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Don't get in a hurry to pick.In most areas Cascades will not be ready till the end of the month.They need almost a month in the cone stage.Dry a few and smell (wait for the grass smell to almost disappear) or do dry matter tests if u have a lot

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Old 08-06-2010, 10:55 PM   #25
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Quote:
Originally Posted by Hopfarmer View Post
Don't get in a hurry to pick.In most areas Cascades will not be ready till the end of the month.They need almost a month in the cone stage.Dry a few and smell (wait for the grass smell to almost disappear) or do dry matter tests if u have a lot
The ones I picked have been cones for at least six weeks, probably more.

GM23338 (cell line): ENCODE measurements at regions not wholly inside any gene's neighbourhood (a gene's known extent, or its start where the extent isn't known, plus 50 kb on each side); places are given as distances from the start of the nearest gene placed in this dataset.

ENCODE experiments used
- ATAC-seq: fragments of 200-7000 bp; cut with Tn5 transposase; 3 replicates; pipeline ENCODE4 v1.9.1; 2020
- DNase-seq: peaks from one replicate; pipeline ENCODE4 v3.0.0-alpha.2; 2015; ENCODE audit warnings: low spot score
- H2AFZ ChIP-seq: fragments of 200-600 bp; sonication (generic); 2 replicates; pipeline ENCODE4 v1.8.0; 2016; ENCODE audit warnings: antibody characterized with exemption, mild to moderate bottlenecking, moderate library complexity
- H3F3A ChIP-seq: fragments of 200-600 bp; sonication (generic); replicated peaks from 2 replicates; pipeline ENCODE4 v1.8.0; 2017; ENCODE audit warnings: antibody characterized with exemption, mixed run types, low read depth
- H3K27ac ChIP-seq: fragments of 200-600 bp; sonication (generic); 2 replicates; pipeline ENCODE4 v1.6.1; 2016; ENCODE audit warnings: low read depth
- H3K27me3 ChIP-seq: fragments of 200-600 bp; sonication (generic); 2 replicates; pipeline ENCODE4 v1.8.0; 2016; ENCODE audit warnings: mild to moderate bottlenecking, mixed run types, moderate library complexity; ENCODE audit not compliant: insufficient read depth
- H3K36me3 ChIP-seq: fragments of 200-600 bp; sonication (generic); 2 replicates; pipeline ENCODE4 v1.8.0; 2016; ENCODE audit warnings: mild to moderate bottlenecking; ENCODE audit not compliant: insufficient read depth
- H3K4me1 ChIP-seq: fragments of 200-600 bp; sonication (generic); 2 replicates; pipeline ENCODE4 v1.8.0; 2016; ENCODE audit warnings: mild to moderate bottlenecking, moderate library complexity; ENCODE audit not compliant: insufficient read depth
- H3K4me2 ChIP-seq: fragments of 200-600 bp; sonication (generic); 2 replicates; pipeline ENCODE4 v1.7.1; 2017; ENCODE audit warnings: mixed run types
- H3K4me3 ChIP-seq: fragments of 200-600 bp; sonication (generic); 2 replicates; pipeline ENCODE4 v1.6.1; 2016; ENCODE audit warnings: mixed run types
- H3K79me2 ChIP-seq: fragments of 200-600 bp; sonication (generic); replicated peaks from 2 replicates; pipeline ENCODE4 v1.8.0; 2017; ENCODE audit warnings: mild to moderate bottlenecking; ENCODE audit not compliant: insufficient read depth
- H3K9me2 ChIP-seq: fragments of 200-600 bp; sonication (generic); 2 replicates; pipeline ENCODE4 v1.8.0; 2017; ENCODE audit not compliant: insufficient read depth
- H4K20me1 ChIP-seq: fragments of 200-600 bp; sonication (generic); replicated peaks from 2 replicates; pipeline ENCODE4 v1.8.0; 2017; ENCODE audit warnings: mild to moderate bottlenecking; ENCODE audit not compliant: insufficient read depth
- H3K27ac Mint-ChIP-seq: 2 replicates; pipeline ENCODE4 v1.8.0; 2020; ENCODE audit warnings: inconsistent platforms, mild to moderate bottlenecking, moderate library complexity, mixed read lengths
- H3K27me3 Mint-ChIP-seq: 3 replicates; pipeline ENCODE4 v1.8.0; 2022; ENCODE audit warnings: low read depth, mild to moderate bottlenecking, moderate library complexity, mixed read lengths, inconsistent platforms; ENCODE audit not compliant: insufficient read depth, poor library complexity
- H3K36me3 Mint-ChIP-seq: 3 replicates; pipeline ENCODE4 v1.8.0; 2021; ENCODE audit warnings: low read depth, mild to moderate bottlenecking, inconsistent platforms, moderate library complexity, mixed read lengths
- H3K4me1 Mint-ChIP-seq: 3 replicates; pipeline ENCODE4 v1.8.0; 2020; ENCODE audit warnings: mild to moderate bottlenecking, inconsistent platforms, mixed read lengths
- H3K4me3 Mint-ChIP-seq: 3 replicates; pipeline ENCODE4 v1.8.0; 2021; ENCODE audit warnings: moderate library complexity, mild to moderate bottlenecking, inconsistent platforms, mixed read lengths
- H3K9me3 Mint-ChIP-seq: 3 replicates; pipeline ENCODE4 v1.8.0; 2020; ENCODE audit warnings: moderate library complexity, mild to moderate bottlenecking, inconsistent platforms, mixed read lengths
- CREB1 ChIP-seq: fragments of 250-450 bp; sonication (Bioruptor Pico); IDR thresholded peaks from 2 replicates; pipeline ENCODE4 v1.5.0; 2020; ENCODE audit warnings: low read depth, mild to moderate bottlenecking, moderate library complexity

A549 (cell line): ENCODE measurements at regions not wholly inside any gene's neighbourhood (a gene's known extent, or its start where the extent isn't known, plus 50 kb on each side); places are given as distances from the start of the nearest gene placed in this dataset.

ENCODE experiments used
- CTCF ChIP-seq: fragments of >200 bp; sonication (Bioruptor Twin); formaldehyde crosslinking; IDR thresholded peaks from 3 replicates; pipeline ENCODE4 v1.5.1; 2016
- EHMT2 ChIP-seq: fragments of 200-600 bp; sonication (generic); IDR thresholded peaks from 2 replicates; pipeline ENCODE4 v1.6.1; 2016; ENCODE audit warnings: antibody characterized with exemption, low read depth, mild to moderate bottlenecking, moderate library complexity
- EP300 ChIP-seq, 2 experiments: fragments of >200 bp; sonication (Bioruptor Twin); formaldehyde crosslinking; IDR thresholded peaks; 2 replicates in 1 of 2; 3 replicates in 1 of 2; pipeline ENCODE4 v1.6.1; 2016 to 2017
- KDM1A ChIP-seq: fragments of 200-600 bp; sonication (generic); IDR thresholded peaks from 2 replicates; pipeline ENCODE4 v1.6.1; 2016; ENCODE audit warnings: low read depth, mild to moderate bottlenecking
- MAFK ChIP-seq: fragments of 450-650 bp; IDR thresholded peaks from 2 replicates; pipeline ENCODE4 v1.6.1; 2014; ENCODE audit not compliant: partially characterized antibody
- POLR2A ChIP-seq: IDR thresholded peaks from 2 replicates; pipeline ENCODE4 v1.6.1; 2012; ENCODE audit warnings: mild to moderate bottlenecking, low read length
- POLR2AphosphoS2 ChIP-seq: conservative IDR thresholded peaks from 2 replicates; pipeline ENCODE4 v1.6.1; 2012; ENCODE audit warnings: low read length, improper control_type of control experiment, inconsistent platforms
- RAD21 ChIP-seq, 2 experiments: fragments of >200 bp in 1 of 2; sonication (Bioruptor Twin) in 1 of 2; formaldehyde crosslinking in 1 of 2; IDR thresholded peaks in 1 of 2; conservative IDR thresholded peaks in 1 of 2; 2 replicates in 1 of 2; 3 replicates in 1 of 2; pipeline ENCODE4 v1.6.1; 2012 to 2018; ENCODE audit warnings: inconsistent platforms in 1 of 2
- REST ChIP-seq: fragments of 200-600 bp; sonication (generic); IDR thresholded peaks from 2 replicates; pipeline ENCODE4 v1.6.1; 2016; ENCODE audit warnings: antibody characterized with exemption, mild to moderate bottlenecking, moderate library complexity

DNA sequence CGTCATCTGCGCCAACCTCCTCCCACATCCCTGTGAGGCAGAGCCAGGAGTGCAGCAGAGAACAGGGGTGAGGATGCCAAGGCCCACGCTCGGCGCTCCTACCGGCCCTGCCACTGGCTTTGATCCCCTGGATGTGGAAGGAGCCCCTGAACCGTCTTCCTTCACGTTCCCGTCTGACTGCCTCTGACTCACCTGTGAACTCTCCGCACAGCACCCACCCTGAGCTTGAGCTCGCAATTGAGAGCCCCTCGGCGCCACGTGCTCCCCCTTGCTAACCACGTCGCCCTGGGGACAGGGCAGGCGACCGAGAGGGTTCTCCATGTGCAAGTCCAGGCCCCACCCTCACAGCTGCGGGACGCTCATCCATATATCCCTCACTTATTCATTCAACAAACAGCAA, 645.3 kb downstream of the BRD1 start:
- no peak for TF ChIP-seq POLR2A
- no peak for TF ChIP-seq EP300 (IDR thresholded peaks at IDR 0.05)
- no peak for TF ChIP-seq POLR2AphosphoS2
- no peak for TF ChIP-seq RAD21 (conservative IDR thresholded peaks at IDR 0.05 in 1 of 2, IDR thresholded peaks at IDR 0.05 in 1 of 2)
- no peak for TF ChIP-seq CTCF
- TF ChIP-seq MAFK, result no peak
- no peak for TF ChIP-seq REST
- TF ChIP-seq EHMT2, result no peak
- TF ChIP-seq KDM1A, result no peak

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Old 08-19-2010, 08:47 PM   #26
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General Question:

Do you pick all at once, or As they ripen??

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Old 08-23-2010, 12:55 PM   #27
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Quote:
Originally Posted by JamesM View Post
General Question:

Do you pick all at once, or As they ripen??
Some of the answer is practical. I have 4 types of hops on a cable arrangement and my cascades are in different areas. This year I picked one of the hop types on my cable early as the string was breaking anyway and they looked ready. I picked the other 3 varieties yesterday. My cascades ripen a bit later so I will pick them after I get back from vacation.

I wouldn't bother picking the same variety at different times if that is what you mean.
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Old 08-25-2010, 12:27 AM   #28